Those with Washington ties celebrate school's history

Dublin Core


Those with Washington ties celebrate school's history


Schools, BTW


CHAMPAIGN – With 13 school days left in the existing Washington Elementary School building, students, parents and teachers – past and present – celebrated the school's 50-plus years of history.

The school hosted a "Night to Remember" on Tuesday. The school will be vacated after the end of the semester. Students and teachers will move into the old Columbia building at Neil and Bradley, and Washington school will be demolished, making way for a new, two-story magnet school on the same site.

"It gives the children a point to say, 'This is the last time in our building, and we start preparing for the transition to another building,'" said parent Ann Benefiel, one of the organizers of Tuesday's celebration. "The hope is to ease them into the idea."

Hester Suggs, who served as the school's principal for 22 years, from the early 1970s to the mid-1990s, said the evening was bittersweet. She said Washington was a wonderful place to work, and she sometimes gets nostalgic about it.

But, she added, "I see the wonderful plans for the children who are going to be coming and the opportunities they'll have."

Ibeth Zarco, a fourth-grader at Washington, expressed mixed feelings as well.

"I think I'm going to miss this one, but I think there's going to be a better one," she said. "We're going to have more space. It's going to be cool."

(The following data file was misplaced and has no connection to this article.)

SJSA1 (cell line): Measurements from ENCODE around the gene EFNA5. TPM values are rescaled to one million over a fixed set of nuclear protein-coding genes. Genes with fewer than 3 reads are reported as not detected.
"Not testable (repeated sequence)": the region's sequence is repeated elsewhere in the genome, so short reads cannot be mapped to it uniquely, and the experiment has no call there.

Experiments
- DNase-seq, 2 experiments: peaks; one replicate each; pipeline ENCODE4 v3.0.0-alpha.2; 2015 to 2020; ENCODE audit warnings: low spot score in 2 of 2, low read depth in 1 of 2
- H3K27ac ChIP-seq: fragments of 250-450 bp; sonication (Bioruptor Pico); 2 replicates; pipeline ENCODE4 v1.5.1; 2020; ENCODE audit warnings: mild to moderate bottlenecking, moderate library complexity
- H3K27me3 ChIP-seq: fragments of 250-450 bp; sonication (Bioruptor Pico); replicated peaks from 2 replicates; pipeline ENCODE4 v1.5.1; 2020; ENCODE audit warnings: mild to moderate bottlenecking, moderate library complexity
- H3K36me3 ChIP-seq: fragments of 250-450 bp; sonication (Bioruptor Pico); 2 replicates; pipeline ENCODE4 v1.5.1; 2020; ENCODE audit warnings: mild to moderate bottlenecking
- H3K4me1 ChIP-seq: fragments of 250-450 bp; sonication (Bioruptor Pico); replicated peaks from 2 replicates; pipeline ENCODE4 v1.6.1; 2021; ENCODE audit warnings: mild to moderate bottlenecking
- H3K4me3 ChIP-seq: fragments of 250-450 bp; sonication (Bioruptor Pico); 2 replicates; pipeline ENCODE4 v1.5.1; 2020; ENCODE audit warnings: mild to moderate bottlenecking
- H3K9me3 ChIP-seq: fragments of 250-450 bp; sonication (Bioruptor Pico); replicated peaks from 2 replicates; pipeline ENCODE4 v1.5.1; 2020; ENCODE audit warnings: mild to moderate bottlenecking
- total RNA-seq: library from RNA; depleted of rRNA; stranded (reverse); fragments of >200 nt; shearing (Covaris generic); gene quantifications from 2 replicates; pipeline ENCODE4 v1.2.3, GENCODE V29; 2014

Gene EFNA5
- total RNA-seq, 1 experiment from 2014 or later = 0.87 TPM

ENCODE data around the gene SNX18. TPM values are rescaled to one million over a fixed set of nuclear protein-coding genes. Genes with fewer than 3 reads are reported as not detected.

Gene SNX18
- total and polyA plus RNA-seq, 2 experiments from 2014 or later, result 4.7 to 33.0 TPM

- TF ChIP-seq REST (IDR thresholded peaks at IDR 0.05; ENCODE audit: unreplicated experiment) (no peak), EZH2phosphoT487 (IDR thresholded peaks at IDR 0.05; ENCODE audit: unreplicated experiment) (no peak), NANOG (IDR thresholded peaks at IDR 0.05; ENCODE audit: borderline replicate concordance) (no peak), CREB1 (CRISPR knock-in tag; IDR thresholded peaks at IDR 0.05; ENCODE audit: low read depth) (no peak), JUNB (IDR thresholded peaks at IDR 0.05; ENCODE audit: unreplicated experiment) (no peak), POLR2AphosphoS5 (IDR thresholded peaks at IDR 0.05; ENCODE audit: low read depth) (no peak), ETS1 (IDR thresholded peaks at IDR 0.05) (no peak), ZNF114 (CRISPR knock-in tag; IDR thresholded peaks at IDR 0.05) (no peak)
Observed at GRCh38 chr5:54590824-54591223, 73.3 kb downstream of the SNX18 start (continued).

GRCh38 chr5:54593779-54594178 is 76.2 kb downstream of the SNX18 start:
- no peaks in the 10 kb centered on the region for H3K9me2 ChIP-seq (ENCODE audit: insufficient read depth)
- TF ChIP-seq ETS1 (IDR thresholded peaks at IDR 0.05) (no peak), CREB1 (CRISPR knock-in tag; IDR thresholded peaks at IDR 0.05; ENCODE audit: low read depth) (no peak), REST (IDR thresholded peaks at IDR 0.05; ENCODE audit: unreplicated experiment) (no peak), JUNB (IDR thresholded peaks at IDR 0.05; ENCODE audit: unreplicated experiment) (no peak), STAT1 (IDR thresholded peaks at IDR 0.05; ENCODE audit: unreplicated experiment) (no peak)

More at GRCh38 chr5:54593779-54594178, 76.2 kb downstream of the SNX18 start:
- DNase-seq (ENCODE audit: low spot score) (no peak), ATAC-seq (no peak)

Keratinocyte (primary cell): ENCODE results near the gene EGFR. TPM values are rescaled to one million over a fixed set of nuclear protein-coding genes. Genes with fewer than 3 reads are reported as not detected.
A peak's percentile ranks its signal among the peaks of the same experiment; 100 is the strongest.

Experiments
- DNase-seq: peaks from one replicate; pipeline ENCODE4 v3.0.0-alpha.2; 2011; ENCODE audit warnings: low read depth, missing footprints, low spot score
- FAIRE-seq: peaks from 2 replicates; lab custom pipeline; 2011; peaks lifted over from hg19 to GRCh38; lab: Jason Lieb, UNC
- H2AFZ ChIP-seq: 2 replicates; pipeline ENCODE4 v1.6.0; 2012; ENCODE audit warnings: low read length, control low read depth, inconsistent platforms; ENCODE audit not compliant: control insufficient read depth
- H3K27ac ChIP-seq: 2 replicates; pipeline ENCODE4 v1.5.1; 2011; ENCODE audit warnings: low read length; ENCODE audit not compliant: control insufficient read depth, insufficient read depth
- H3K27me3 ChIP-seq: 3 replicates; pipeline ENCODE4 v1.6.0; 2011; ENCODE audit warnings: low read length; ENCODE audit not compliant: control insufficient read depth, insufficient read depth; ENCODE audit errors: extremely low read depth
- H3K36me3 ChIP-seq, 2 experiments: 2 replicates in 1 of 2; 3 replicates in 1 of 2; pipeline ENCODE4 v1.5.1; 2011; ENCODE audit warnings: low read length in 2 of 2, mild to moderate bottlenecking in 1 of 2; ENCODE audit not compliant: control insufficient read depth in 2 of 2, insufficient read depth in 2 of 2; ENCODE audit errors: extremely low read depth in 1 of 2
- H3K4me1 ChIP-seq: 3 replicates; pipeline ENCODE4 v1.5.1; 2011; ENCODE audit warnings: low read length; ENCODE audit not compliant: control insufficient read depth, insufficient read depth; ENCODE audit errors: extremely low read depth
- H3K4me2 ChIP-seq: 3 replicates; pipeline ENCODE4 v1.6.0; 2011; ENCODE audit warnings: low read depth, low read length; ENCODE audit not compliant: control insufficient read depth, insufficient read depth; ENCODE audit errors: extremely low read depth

Mary Dickinson of Loda taught at the school from 1973 to 2004. She remembers how teachers would make do with what they had. The heat was so sporadic, they used to put wet paper towels and ice cubes on the thermostat to get the heat to turn on.

"Then we were told we shouldn't do that, so we all got in trouble," she said.

Dickinson has long hoped for a new building on the site.

"We never had enough room for what we wanted to do," she said. "I think Washington school should have had a nice, new building long ago. The community deserves it."

Kaamilyah Abdullah-Span and her five siblings all attended Washington. It was a magnet school then, and Abdullah-Span appreciated the diverse student body. She still keeps in touch with many of the friends she made at the school.

She also benefited from creative teachers who provided field trips and hands-on learning for their students. Abdullah-Span hopes that by making Washington a magnet school again, it will attract a broad group of students without displacing any neighborhood children.

Even as Suggs remembered all the years she spent in the school, she noted it isn't the bricks and mortar that matter the most.

"The school is not the building," she said. "The school is what goes on inside the building. The school is how the children are treated."


Jodi Heckel





Contribution Form

Online Submission


Hyperlink Item Type Metadata





Jodi Heckel, “Those with Washington ties celebrate school's history,” eBlack Champaign-Urbana, accessed June 15, 2019,

Social Bookmarking